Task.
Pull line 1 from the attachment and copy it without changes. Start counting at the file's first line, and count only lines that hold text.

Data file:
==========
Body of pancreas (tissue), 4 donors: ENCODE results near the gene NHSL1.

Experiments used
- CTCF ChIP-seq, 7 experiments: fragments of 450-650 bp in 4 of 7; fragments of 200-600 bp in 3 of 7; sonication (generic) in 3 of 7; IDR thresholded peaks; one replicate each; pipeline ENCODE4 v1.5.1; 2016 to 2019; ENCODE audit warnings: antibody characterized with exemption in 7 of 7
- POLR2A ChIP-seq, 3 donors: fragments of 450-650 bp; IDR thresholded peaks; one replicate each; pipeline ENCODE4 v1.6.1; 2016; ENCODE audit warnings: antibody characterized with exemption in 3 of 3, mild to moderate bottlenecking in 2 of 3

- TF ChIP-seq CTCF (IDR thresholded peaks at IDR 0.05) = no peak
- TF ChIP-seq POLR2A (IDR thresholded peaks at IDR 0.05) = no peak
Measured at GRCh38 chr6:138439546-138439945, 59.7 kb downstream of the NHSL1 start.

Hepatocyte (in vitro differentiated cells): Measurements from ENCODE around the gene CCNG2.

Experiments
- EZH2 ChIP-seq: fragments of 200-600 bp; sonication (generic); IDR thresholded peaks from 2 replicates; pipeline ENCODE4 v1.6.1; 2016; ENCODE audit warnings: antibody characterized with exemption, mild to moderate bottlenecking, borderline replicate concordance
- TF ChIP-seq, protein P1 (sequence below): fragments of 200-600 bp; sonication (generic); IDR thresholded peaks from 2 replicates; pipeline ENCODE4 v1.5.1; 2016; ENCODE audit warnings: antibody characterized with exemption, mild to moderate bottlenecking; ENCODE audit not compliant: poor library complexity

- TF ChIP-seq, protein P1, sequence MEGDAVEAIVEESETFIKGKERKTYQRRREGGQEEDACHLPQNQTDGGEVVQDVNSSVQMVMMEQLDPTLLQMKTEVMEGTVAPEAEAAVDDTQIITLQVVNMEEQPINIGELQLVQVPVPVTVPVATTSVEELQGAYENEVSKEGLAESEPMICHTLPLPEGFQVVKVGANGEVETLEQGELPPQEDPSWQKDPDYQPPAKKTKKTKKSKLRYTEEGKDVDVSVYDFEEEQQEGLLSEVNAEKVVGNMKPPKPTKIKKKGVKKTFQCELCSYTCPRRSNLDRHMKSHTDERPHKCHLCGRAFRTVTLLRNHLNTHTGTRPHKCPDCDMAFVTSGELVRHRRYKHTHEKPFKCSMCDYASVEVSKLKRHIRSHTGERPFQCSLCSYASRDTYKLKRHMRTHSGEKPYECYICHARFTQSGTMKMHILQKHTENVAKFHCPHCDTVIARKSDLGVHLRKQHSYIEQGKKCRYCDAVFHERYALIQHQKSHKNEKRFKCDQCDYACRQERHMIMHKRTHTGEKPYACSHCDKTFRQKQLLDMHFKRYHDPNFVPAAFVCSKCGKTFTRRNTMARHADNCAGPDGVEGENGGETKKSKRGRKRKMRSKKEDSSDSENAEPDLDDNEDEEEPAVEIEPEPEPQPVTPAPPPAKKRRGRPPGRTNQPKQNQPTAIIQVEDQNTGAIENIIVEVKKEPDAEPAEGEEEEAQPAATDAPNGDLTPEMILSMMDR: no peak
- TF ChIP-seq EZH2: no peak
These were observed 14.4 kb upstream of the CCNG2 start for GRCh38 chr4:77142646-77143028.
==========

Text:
Body of pancreas (tissue), 4 donors: ENCODE results near the gene NHSL1.